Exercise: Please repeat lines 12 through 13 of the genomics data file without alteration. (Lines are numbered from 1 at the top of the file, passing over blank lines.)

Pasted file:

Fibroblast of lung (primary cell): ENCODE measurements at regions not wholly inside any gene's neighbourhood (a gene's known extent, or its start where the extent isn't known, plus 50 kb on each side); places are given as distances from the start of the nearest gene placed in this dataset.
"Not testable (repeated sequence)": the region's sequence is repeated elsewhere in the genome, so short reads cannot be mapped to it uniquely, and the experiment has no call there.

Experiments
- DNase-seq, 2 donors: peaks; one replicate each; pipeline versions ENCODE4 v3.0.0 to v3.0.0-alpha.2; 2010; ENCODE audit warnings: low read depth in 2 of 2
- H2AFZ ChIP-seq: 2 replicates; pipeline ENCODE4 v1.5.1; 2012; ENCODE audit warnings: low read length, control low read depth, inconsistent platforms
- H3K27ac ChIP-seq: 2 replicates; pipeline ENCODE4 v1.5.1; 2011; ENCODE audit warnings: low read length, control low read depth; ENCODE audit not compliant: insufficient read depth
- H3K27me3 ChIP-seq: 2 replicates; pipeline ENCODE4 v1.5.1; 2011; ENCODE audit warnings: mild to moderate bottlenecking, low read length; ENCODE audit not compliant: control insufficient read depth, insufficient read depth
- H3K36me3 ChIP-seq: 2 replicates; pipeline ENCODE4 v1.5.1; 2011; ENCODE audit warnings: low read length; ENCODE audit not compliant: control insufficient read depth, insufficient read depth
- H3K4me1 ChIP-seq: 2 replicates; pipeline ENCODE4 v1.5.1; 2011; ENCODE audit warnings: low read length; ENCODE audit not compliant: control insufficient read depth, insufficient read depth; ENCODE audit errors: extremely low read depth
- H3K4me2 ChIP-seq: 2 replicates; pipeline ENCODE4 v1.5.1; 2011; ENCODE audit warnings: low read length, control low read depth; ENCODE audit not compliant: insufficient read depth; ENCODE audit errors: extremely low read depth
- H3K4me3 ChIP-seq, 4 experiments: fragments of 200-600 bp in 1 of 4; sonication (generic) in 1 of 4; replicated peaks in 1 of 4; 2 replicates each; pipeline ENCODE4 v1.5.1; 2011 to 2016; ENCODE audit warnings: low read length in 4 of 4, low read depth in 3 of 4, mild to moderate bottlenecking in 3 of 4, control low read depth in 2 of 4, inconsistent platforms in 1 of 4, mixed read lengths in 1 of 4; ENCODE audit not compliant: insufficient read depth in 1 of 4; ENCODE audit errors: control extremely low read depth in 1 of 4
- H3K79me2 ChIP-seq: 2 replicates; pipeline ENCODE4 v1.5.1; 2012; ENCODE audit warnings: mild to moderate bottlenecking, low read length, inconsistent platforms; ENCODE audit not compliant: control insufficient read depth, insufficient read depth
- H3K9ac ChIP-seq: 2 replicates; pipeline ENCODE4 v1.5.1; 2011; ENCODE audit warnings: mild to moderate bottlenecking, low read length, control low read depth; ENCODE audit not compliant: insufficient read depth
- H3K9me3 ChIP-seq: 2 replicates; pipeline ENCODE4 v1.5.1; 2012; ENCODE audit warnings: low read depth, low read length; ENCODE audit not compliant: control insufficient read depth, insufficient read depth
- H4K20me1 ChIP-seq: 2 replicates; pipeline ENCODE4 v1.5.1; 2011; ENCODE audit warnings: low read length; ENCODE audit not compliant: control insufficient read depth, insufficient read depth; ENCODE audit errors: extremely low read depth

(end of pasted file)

- H3K79me2 ChIP-seq: 2 replicates; pipeline ENCODE4 v1.5.1; 2012; ENCODE audit warnings: mild to moderate bottlenecking, low read length, inconsistent platforms; ENCODE audit not compliant: control insufficient read depth, insufficient read depth
- H3K9ac ChIP-seq: 2 replicates; pipeline ENCODE4 v1.5.1; 2011; ENCODE audit warnings: mild to moderate bottlenecking, low read length, control low read depth; ENCODE audit not compliant: insufficient read depth